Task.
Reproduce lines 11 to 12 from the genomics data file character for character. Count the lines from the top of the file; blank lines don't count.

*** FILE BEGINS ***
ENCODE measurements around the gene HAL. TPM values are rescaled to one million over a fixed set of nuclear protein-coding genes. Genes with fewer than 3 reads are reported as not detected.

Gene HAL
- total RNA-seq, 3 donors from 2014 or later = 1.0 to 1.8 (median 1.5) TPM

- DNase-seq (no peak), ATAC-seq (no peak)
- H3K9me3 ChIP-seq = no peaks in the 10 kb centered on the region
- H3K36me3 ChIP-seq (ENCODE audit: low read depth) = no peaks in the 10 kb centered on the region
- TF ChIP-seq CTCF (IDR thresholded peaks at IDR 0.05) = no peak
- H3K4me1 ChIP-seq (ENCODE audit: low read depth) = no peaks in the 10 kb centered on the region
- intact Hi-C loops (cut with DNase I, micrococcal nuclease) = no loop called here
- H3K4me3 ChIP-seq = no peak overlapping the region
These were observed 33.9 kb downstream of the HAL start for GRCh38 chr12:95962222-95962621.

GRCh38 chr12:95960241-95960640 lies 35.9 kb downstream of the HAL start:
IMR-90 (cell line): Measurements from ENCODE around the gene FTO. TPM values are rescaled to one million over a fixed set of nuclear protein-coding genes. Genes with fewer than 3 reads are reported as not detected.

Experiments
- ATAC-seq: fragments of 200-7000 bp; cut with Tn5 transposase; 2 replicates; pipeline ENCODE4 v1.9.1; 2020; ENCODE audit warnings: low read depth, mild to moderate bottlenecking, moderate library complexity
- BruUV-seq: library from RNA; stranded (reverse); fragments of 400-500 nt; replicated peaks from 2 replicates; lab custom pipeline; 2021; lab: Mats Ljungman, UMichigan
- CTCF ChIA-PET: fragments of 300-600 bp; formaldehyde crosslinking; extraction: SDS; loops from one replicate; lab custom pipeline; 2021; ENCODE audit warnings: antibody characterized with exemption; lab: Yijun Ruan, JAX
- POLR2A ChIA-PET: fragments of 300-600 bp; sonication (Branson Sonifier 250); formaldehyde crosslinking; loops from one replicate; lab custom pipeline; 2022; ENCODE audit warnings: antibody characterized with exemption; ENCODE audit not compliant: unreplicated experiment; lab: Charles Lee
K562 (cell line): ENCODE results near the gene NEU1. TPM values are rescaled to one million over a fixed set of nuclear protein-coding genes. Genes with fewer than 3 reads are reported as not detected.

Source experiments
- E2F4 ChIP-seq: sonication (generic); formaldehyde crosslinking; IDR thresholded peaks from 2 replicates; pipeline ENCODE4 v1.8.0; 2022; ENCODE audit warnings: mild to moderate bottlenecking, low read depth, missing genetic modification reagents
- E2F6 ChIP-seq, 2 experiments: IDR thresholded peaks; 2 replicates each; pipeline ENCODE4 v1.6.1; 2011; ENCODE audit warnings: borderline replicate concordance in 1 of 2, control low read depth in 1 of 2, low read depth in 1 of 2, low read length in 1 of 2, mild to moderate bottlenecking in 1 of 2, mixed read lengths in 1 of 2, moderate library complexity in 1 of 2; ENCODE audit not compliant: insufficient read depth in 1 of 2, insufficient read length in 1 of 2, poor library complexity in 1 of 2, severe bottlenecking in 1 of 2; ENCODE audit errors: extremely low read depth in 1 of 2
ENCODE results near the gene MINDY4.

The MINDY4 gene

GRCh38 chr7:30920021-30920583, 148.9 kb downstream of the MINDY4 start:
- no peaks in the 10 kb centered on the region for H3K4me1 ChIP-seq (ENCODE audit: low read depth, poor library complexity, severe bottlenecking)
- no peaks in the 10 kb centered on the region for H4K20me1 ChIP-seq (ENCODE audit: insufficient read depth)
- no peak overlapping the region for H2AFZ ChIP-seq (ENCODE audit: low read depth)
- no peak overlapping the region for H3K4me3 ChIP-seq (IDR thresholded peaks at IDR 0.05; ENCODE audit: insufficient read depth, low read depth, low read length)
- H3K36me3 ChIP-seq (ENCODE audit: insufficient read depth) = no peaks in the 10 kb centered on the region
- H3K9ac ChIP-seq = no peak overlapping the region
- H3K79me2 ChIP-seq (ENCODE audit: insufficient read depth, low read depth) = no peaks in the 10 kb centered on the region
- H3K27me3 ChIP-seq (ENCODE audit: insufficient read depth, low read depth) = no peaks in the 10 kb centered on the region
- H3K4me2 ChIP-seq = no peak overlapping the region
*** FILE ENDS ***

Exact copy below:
These were observed 33.9 kb downstream of the HAL start for GRCh38 chr12:95962222-95962621.

GRCh38 chr12:95960241-95960640 lies 35.9 kb downstream of the HAL start: